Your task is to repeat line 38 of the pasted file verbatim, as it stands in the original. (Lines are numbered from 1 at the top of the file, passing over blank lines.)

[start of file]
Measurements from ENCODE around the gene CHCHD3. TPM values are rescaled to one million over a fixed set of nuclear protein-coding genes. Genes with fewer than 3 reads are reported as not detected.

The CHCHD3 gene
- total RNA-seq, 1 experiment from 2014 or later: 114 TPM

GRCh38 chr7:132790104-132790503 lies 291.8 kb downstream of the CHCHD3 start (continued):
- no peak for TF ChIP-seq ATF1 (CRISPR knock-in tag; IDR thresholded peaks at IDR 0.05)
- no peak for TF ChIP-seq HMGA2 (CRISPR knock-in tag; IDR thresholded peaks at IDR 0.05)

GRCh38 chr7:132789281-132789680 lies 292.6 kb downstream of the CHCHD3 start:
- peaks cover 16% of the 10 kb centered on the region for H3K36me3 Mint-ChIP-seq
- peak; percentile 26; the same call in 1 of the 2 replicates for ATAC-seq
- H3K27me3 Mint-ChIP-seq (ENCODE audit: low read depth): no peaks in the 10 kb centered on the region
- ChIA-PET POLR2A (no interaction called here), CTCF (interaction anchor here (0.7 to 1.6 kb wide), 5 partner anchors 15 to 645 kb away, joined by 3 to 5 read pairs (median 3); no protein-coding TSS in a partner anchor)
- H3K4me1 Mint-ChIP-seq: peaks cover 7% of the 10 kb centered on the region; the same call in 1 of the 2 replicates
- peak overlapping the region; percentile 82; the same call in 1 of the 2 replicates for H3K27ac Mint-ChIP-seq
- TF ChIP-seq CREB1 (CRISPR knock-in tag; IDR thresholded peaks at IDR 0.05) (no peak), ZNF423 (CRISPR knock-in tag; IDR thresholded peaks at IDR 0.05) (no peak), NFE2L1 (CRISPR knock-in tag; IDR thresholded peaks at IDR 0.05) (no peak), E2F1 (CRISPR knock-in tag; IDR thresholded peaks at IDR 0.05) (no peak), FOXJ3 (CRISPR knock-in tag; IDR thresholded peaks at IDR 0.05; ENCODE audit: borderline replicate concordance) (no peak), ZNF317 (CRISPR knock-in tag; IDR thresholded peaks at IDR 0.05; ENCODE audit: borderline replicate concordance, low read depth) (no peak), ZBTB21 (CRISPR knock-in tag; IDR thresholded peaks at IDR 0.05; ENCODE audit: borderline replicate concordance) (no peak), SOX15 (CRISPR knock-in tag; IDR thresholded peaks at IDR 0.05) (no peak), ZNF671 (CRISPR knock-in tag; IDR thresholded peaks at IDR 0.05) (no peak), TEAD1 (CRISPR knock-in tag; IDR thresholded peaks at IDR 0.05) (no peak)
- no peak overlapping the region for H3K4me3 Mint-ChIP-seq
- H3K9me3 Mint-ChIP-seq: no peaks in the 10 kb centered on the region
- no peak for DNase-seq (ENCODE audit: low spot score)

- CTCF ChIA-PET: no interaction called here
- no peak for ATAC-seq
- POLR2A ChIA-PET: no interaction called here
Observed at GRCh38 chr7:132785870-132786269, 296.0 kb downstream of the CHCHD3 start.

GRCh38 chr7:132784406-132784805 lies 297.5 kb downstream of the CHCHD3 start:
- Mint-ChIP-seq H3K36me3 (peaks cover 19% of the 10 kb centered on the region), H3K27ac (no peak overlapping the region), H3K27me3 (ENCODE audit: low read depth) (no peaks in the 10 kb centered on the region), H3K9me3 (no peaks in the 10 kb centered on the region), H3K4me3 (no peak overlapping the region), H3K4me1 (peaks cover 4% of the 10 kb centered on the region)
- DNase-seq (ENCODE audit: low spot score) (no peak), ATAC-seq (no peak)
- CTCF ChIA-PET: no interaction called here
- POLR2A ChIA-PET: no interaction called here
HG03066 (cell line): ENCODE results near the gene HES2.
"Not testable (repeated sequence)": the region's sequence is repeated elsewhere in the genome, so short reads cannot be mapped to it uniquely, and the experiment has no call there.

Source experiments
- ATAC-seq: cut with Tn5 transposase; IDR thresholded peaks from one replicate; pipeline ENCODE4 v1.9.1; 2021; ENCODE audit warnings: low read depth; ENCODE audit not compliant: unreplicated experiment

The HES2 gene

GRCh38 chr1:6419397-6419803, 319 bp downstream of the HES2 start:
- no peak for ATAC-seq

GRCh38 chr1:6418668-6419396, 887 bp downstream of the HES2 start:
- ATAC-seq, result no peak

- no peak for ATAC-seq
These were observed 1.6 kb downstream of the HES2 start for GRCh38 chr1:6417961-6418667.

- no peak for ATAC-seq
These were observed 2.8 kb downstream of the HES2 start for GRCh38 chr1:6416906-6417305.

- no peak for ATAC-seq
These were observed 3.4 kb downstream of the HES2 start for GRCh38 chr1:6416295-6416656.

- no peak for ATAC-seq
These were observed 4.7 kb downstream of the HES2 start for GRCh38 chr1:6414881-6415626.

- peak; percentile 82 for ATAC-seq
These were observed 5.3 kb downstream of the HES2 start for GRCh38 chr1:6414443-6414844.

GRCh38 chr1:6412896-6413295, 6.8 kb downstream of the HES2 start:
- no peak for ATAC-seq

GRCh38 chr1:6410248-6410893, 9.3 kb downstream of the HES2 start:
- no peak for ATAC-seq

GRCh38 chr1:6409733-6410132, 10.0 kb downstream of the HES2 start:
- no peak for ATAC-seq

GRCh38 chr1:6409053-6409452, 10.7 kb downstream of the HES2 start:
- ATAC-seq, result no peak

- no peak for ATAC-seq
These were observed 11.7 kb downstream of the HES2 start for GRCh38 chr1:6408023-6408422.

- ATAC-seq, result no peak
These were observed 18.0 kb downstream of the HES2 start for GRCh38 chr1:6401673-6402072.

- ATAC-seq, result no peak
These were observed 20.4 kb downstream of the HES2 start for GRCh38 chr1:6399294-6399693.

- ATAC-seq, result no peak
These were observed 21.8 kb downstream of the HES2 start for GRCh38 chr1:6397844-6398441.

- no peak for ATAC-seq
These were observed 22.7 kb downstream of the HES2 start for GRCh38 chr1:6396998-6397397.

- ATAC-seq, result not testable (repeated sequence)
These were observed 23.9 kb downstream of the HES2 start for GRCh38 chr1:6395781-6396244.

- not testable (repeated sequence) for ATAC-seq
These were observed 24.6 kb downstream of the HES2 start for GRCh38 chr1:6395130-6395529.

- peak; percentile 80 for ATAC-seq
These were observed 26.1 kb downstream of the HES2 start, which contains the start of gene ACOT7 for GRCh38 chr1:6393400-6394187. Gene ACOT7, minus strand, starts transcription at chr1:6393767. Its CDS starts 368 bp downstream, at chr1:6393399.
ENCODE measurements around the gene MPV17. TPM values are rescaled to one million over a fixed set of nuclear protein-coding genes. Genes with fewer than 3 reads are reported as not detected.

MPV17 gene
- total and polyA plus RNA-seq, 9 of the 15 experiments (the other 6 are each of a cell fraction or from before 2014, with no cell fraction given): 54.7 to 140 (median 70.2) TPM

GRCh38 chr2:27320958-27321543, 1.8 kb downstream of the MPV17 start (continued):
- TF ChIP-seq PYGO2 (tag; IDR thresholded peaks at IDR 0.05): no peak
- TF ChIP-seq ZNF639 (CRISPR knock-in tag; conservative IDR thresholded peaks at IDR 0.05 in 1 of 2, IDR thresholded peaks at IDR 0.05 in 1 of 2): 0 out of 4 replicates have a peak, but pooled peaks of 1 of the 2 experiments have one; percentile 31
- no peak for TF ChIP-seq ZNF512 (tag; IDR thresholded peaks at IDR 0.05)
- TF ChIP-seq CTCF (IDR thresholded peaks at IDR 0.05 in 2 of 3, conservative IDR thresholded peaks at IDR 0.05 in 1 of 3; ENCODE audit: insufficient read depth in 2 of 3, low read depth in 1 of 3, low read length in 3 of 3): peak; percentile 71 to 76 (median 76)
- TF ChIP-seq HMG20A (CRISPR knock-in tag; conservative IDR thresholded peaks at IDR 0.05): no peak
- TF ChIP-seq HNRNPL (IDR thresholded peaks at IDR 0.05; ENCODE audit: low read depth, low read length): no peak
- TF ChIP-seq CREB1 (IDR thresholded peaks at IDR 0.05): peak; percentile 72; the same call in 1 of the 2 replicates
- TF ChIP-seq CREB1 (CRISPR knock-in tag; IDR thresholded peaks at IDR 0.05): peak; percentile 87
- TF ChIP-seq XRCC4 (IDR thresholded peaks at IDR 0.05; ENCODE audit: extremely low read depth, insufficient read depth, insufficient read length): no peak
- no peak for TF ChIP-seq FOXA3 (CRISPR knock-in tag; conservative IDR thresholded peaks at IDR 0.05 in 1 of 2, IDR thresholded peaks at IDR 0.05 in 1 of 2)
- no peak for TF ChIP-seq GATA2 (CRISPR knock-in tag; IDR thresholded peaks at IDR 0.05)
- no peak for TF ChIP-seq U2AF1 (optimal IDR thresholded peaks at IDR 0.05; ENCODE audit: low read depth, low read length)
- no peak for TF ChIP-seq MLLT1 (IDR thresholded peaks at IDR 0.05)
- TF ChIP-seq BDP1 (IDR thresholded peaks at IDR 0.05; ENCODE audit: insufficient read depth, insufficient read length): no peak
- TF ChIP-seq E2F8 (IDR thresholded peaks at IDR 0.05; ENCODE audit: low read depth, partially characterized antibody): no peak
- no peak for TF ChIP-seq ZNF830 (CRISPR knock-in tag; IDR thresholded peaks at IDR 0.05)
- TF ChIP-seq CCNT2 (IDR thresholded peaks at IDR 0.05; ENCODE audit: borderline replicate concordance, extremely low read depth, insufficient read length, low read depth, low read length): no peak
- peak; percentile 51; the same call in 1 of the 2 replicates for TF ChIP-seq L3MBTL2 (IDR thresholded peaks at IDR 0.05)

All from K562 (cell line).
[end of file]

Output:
- no peak for ATAC-seq